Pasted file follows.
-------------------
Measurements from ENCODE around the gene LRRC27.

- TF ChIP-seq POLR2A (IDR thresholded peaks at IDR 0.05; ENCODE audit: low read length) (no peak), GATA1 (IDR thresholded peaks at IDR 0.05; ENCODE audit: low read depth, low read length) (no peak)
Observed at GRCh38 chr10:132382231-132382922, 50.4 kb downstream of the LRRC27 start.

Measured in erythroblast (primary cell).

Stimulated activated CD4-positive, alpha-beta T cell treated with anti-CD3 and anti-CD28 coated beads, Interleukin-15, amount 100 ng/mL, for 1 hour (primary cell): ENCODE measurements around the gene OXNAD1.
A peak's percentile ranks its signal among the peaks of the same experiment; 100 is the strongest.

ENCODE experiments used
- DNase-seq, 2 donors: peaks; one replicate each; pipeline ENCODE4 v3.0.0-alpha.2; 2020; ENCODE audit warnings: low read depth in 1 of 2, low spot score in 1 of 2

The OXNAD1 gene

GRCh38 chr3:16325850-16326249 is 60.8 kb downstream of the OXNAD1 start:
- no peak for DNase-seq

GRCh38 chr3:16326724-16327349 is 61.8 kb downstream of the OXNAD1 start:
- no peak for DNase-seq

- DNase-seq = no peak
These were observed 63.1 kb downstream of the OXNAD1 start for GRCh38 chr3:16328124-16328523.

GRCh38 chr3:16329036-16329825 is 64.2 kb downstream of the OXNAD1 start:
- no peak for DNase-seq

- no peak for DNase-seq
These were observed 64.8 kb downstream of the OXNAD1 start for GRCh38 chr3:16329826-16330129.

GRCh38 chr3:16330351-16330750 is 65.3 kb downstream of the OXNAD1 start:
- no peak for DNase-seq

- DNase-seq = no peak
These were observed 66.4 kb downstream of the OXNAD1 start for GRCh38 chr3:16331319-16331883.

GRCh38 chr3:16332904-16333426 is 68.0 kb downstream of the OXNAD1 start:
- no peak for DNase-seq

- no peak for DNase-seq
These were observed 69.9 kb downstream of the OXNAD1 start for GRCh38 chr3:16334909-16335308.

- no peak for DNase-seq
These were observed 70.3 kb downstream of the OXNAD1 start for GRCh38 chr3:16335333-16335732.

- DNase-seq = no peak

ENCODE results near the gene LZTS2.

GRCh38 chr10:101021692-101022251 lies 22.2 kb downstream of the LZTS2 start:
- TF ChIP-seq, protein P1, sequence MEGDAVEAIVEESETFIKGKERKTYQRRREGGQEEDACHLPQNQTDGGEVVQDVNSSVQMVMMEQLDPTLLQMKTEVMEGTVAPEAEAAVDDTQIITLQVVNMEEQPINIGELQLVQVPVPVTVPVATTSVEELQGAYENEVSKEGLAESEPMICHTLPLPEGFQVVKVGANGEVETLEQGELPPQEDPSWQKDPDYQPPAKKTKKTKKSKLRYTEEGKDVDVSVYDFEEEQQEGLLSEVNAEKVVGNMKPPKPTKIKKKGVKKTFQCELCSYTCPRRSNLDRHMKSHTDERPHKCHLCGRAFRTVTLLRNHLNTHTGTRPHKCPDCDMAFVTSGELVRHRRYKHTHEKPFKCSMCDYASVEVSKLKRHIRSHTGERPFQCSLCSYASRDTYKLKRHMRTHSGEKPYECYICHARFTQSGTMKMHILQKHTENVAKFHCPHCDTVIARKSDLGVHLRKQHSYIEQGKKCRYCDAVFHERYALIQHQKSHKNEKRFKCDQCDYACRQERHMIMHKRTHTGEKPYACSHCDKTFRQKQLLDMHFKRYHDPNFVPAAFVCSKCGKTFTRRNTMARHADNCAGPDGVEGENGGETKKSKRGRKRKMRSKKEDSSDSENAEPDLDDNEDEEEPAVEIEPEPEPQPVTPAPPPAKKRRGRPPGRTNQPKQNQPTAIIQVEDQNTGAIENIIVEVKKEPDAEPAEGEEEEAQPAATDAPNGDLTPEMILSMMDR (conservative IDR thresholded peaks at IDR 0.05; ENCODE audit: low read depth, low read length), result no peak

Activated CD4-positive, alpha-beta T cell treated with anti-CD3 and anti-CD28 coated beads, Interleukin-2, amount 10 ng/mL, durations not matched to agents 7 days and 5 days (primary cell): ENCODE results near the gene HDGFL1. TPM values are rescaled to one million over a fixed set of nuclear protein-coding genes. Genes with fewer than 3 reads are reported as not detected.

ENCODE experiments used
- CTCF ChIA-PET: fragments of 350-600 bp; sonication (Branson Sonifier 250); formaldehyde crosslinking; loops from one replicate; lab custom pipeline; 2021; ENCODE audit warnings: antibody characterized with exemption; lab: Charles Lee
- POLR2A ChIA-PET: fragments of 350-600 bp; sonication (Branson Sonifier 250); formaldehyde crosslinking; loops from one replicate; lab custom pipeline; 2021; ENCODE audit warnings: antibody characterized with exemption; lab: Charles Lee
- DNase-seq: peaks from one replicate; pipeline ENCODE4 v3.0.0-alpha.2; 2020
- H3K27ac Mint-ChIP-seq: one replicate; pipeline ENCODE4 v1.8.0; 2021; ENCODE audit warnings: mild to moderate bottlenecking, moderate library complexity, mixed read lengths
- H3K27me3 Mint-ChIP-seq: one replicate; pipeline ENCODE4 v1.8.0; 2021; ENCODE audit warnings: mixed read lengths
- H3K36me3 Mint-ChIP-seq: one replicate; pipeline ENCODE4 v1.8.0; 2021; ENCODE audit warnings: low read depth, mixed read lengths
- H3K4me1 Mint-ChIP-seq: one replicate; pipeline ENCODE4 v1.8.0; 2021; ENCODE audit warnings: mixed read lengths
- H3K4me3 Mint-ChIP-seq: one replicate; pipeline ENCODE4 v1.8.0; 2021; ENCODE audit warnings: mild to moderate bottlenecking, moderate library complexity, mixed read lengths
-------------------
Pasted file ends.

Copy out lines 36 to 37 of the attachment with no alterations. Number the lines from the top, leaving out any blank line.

- CTCF ChIA-PET: fragments of 350-600 bp; sonication (Branson Sonifier 250); formaldehyde crosslinking; loops from one replicate; lab custom pipeline; 2021; ENCODE audit warnings: antibody characterized with exemption; lab: Charles Lee
- POLR2A ChIA-PET: fragments of 350-600 bp; sonication (Branson Sonifier 250); formaldehyde crosslinking; loops from one replicate; lab custom pipeline; 2021; ENCODE audit warnings: antibody characterized with exemption; lab: Charles Lee